Investigative reporter, Robert Parry, famed for his role in revealing the Iran-Contra affair, reported what he called the “inconvenient truth” of neo-Nazi groups playing a key role in Ukraine’s fight against pro-Russian insurgents. Despite the bloody anti-Semitic history of Ukrainian nationalism, contemporary Jewish voices are, largely, steadfast in their support of the Ukrainian cause.
The story, which appeared in Parry’s Consortium News, detailed the pivotal role that two ultra-nationalist groups, Svoboda and Right Sektor, played in a February coup that overthrew pro-Russian President, Viktor Yanukovych. Both groups have openly expressed anti-Semitic views in the past.
“The Ukrainian government’s offensive against ethnic Russian rebels in the east has unleashed far-right paramilitary militias that have even raised a neo-Nazi banner over the conquered town of Marinka, just west of the rebel stronghold of Donetsk,” wrote Parry, telling of the continuing role of these groups in the hostilities.
Parry goes on to accuse the U.S. State Department and media of attempting to downplay the facts in light of American support for the Ukrainian cause.
Leon Geyer, a Russian-English translator, was dismissive of such claims.
“I am very supportive of [the] Ukraine cause,” he said. “Even though I left Ukraine many years ago because of anti-Semitism, now the reports are very exaggerated. If you ask the Jewish leaders in Ukraine, they are not worried about it.”
Geyer added that although Svoboda and Right Sektor were awarded cabinet positions in the interim government, they received a negligible percentage of the vote in recently held presidential elections.
“The Jews play a very important role in the present upheaval in Ukraine, he explained. “Russia has marketed this conflict as a struggle against fascism, using World War II-era symbolism, and that Russia is coming to rescue Ukraine. Part of this image is to portray that Jews are at risk.”
Geyer said that in his home city of Odessa, a heavily Russian and Jewish city, many relatives do fear anti-Semitism from Ukrainian nationalists, but questioned the legitimacy of their fears;
“It’s very hard to get to the bottom of what is going on. Peoples views depend on whether they are watching Russian or Ukrainian media.”
Igor Kaslovsky, the Director of the Jewish Confederation of Ukraine’s refugee center in Kiev, told Hamodia that “Ukrainian nationalism is totally different today. A lot of Jews are on the nationalist side.”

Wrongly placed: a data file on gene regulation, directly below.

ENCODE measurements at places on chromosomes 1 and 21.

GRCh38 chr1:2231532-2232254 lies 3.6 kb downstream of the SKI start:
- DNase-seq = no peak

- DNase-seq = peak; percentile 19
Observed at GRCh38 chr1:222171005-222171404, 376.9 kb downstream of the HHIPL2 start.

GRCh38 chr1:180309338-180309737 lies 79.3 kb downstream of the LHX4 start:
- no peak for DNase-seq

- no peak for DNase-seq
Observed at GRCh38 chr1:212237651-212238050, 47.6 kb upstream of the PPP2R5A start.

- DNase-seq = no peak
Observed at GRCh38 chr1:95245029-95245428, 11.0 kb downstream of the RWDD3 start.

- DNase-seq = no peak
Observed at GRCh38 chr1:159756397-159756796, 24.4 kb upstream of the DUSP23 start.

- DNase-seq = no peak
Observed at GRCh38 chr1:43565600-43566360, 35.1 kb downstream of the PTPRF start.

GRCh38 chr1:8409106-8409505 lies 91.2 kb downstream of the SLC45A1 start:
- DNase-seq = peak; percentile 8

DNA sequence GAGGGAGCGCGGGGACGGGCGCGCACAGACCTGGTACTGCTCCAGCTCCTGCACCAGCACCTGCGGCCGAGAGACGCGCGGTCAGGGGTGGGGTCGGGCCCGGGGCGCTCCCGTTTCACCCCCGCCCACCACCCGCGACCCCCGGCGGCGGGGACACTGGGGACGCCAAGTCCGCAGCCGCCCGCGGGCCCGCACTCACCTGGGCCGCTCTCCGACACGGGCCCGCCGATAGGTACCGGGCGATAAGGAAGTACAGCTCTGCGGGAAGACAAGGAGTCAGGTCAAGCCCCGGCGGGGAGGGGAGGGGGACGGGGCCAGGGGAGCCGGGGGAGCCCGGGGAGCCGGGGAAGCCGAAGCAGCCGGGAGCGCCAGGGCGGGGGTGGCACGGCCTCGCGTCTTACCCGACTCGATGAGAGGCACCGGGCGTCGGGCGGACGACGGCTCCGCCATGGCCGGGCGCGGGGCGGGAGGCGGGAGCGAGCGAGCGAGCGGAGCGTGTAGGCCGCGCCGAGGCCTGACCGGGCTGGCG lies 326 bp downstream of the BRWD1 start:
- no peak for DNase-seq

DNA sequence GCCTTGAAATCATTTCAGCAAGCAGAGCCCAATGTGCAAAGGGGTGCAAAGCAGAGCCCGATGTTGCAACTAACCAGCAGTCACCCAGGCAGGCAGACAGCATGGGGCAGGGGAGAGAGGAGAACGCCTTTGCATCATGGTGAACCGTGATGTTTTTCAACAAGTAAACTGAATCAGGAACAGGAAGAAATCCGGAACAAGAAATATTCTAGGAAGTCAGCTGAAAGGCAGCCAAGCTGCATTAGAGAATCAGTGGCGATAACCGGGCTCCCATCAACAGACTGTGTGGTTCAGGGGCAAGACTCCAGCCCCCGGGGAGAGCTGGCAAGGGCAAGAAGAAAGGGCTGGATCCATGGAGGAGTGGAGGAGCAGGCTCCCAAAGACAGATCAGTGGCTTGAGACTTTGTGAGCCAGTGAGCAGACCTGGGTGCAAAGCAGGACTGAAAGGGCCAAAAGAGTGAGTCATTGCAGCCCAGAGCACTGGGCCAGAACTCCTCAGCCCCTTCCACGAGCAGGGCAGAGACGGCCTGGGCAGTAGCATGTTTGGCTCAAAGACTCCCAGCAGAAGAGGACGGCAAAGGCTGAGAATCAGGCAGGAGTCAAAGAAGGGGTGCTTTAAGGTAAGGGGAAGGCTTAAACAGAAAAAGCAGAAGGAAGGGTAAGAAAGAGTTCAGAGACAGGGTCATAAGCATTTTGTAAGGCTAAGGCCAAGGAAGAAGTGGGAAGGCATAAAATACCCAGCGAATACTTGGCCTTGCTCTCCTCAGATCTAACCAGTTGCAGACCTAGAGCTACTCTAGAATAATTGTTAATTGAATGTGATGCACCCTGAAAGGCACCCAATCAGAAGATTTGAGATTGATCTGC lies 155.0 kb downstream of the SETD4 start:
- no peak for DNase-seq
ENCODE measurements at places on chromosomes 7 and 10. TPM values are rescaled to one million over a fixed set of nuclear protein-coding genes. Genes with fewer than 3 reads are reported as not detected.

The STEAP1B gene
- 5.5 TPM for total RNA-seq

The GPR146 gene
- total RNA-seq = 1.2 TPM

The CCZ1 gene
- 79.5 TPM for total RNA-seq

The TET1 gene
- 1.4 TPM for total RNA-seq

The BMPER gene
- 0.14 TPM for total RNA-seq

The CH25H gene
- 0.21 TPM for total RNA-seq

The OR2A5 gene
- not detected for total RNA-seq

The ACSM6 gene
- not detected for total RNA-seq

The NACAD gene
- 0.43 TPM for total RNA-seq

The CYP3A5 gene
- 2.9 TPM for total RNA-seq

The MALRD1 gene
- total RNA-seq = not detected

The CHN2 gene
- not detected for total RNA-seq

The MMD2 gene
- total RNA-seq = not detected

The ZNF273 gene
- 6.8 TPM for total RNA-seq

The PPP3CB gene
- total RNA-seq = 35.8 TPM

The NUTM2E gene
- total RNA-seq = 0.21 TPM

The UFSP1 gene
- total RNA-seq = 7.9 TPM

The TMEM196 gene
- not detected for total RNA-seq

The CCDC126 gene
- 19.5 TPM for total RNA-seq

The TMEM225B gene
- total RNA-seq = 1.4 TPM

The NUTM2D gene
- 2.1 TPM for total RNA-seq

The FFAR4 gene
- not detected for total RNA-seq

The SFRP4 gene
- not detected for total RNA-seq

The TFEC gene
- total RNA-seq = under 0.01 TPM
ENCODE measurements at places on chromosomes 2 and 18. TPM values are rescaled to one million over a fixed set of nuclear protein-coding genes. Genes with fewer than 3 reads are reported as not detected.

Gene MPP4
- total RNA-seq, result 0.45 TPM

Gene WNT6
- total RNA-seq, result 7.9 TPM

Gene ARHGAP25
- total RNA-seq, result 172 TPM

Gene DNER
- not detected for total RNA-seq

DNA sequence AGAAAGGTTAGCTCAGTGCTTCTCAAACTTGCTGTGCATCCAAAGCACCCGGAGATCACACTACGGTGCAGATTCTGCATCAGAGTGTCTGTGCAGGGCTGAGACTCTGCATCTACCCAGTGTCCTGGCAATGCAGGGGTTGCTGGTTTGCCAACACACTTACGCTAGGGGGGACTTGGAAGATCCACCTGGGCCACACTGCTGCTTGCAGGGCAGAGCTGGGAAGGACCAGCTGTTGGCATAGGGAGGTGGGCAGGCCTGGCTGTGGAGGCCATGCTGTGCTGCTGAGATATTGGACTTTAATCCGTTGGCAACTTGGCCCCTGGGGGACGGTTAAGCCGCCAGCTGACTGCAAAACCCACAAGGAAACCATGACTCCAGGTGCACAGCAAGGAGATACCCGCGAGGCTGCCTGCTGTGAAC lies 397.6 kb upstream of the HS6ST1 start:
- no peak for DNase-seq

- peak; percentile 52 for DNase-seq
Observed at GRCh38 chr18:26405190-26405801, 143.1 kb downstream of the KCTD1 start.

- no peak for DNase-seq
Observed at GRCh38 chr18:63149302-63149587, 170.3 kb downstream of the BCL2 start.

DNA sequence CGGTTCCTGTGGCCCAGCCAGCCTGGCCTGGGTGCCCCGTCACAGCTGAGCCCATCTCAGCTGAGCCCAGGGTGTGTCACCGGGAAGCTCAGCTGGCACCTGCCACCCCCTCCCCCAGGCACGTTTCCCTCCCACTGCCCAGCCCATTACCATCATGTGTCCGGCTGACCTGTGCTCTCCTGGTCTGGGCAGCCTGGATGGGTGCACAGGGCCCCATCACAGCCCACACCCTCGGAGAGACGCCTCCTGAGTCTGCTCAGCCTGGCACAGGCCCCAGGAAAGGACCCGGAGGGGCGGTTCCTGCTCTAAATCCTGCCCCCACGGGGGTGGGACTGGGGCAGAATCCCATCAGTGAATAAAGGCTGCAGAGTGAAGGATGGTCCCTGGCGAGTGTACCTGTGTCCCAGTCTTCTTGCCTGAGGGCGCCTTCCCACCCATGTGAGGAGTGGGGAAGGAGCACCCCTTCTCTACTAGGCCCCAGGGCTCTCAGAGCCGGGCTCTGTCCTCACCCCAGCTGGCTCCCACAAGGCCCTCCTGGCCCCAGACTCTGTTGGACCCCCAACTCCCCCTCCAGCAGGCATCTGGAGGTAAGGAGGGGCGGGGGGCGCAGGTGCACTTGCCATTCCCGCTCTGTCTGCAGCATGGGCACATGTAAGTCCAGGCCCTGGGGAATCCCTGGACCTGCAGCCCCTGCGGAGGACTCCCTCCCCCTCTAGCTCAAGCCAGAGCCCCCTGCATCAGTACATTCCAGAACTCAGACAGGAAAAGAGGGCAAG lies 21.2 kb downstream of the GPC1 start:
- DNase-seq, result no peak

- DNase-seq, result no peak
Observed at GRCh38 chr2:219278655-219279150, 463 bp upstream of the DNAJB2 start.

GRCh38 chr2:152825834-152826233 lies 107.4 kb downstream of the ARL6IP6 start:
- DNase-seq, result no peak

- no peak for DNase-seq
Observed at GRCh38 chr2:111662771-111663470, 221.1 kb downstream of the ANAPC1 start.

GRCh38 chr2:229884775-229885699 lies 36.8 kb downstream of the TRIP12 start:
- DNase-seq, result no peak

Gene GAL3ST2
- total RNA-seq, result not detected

He also dismissed the basic Russian claim that ethic Russians living in Ukraine want independence.
“People in Ukraine want to have one country. This war is about people coming from another county, Russia, [who] want to fight with us.”
Efriam Zuroff, Director of the Simon Weisenthal Foundation’s Jerusalem office, said that Ukraine’s past anti-Semitism is impossible to ignore, citing the direct participation of Ukrainian nationalists in the mass murder of Jews both in and out of their own country during the Holocaust.
“The nationalist heroes are those that fought communism,” he said. “This involves covering over their past connections with Nazi collaboration and [an]active role in genocide.”
As to wide support of Ukrainian Jews for the Kiev government, Zuroff said that he thought many Jews in more culturally Russian parts of the country were pro-Russian and that any claims to know where support lays was conjecture.
Rabbi Yaakov Dov Bleich, Chief Rabbi of Ukraine, told Hamodia that while acknowledging the undeniable facts of Ukraine’s history of pogroms and Nazi collaboration, the choice of Ukraine’s Jewish community is clearly with Kiev.
“Today we are stuck between the Russians who are cruel murderers and the Ukrainians who are bending over backwards to be good to the Jew, despite their history,” said Rabbi Bleich.
“When a society changes their form of government, the whole society changes,” he said, addressing how such a change could take place. “In an authoritarian government your mind is controlled. Once people are not being fed misinformation, their mind’s open and they think differently. The new society obligates them to be different.”
When asked whether he feared a return to anti-Semitic hostility after hostilities are resolved, Rabbi Bleich answered that: “Right now there is tremendous goodwill. After this ends, why should we go back to 1917 or 1942?”